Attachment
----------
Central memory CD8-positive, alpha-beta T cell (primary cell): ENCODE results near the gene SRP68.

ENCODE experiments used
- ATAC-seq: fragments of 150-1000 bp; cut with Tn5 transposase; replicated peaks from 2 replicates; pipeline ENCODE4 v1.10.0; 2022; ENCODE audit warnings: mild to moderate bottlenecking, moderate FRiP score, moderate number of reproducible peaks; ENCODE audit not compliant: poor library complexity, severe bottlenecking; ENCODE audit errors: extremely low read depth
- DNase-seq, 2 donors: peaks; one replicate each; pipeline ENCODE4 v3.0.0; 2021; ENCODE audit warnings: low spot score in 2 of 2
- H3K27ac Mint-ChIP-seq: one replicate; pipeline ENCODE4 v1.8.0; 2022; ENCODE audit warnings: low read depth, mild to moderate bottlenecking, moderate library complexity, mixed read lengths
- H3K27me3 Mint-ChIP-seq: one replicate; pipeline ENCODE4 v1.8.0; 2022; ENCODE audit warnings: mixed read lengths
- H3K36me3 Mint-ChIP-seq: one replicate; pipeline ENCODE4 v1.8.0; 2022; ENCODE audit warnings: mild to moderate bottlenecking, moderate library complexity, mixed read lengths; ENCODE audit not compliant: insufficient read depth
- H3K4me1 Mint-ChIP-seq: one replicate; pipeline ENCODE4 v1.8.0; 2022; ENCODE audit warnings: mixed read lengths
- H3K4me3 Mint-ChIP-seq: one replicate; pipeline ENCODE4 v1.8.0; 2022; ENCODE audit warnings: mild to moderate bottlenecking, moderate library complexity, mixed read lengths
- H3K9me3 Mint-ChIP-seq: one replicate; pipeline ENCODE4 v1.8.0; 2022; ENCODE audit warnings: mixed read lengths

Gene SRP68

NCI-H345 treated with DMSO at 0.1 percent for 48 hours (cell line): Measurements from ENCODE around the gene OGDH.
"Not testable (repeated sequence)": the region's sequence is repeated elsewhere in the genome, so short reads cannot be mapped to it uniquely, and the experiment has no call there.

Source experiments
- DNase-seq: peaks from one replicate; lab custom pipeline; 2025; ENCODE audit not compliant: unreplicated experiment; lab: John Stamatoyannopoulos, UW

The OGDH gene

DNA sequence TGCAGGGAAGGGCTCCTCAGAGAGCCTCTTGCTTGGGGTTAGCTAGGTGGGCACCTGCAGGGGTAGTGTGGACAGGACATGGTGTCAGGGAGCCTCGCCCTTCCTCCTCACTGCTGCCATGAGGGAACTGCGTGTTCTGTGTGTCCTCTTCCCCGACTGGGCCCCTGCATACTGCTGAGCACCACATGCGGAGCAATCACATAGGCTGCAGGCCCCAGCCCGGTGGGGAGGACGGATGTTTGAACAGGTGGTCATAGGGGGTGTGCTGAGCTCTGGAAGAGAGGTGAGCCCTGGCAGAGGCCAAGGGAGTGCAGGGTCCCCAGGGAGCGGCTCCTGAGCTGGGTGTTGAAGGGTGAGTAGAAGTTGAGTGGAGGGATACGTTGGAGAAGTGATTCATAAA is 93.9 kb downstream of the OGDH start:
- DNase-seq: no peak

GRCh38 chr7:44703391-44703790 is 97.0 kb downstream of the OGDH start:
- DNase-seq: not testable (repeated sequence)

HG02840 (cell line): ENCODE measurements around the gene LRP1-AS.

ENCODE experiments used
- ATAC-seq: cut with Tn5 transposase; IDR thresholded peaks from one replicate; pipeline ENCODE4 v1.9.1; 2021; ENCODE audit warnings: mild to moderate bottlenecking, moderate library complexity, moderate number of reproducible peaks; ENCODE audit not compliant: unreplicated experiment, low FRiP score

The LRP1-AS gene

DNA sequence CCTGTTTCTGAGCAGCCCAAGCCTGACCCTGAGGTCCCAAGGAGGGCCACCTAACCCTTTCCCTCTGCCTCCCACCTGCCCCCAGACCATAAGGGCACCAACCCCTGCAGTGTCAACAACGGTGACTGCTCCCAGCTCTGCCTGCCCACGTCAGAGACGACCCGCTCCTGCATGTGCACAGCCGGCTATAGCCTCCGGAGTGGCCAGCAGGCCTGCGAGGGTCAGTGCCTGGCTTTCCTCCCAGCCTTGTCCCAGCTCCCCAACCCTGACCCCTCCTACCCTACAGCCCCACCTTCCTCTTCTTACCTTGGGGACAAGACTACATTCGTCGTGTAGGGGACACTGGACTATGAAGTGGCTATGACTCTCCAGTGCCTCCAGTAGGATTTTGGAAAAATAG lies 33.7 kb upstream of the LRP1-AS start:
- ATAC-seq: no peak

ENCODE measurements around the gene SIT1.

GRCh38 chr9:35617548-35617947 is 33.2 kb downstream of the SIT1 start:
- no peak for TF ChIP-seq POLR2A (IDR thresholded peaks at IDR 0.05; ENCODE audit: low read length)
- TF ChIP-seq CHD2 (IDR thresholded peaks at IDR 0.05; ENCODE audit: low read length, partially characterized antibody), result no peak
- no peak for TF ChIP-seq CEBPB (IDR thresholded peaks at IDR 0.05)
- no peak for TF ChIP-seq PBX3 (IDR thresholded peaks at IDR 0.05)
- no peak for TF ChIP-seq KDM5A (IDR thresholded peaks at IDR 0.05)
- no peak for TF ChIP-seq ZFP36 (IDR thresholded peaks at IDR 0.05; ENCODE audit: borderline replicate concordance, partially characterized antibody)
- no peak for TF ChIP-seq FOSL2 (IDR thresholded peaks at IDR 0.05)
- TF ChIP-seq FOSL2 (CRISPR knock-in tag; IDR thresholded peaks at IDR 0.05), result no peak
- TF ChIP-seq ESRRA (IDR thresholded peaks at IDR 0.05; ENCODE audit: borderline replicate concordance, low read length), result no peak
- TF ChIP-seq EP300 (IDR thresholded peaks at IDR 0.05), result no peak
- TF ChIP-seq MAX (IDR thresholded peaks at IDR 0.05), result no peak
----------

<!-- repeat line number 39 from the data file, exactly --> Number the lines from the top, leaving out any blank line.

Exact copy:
- TF ChIP-seq MAX (IDR thresholded peaks at IDR 0.05), result no peak